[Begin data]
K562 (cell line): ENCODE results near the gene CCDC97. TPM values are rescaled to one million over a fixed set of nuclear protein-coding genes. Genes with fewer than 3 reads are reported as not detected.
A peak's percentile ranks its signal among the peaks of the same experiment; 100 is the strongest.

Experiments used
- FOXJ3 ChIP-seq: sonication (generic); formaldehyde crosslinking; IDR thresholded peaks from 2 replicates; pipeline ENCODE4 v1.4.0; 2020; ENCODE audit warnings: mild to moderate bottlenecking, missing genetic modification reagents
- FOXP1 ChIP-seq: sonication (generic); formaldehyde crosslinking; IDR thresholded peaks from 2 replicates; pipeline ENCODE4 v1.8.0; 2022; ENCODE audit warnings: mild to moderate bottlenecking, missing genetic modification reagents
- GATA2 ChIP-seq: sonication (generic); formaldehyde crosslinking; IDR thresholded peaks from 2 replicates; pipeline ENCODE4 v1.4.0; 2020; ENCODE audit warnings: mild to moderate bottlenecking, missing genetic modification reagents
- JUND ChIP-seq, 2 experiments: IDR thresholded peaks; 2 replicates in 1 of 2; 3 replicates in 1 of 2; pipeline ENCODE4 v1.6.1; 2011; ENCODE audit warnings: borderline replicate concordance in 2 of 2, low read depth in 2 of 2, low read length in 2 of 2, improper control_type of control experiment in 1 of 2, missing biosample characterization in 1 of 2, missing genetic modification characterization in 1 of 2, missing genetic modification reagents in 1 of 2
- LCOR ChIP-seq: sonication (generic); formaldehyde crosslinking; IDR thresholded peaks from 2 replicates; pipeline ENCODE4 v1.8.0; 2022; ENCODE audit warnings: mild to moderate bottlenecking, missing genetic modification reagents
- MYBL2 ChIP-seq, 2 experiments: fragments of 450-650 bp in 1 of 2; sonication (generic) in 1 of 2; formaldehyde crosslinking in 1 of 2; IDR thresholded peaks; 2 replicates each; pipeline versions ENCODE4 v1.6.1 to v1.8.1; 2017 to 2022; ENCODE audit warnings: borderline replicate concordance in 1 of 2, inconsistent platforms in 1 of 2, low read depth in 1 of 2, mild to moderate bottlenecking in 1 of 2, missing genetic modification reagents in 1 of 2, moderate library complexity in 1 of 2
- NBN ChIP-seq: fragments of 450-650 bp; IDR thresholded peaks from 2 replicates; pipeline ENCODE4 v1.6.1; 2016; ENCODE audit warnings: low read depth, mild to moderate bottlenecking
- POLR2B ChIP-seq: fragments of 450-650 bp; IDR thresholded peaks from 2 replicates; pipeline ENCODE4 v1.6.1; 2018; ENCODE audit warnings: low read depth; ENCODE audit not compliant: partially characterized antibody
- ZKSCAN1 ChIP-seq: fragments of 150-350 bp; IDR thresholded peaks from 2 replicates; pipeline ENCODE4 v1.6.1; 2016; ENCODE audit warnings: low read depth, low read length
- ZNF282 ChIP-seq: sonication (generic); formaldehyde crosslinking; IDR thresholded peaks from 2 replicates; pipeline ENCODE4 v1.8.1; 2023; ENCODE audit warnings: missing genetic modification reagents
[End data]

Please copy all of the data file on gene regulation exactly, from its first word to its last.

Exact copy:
K562 (cell line): ENCODE results near the gene CCDC97. TPM values are rescaled to one million over a fixed set of nuclear protein-coding genes. Genes with fewer than 3 reads are reported as not detected.
A peak's percentile ranks its signal among the peaks of the same experiment; 100 is the strongest.

Experiments used
- FOXJ3 ChIP-seq: sonication (generic); formaldehyde crosslinking; IDR thresholded peaks from 2 replicates; pipeline ENCODE4 v1.4.0; 2020; ENCODE audit warnings: mild to moderate bottlenecking, missing genetic modification reagents
- FOXP1 ChIP-seq: sonication (generic); formaldehyde crosslinking; IDR thresholded peaks from 2 replicates; pipeline ENCODE4 v1.8.0; 2022; ENCODE audit warnings: mild to moderate bottlenecking, missing genetic modification reagents
- GATA2 ChIP-seq: sonication (generic); formaldehyde crosslinking; IDR thresholded peaks from 2 replicates; pipeline ENCODE4 v1.4.0; 2020; ENCODE audit warnings: mild to moderate bottlenecking, missing genetic modification reagents
- JUND ChIP-seq, 2 experiments: IDR thresholded peaks; 2 replicates in 1 of 2; 3 replicates in 1 of 2; pipeline ENCODE4 v1.6.1; 2011; ENCODE audit warnings: borderline replicate concordance in 2 of 2, low read depth in 2 of 2, low read length in 2 of 2, improper control_type of control experiment in 1 of 2, missing biosample characterization in 1 of 2, missing genetic modification characterization in 1 of 2, missing genetic modification reagents in 1 of 2
- LCOR ChIP-seq: sonication (generic); formaldehyde crosslinking; IDR thresholded peaks from 2 replicates; pipeline ENCODE4 v1.8.0; 2022; ENCODE audit warnings: mild to moderate bottlenecking, missing genetic modification reagents
- MYBL2 ChIP-seq, 2 experiments: fragments of 450-650 bp in 1 of 2; sonication (generic) in 1 of 2; formaldehyde crosslinking in 1 of 2; IDR thresholded peaks; 2 replicates each; pipeline versions ENCODE4 v1.6.1 to v1.8.1; 2017 to 2022; ENCODE audit warnings: borderline replicate concordance in 1 of 2, inconsistent platforms in 1 of 2, low read depth in 1 of 2, mild to moderate bottlenecking in 1 of 2, missing genetic modification reagents in 1 of 2, moderate library complexity in 1 of 2
- NBN ChIP-seq: fragments of 450-650 bp; IDR thresholded peaks from 2 replicates; pipeline ENCODE4 v1.6.1; 2016; ENCODE audit warnings: low read depth, mild to moderate bottlenecking
- POLR2B ChIP-seq: fragments of 450-650 bp; IDR thresholded peaks from 2 replicates; pipeline ENCODE4 v1.6.1; 2018; ENCODE audit warnings: low read depth; ENCODE audit not compliant: partially characterized antibody
- ZKSCAN1 ChIP-seq: fragments of 150-350 bp; IDR thresholded peaks from 2 replicates; pipeline ENCODE4 v1.6.1; 2016; ENCODE audit warnings: low read depth, low read length
- ZNF282 ChIP-seq: sonication (generic); formaldehyde crosslinking; IDR thresholded peaks from 2 replicates; pipeline ENCODE4 v1.8.1; 2023; ENCODE audit warnings: missing genetic modification reagents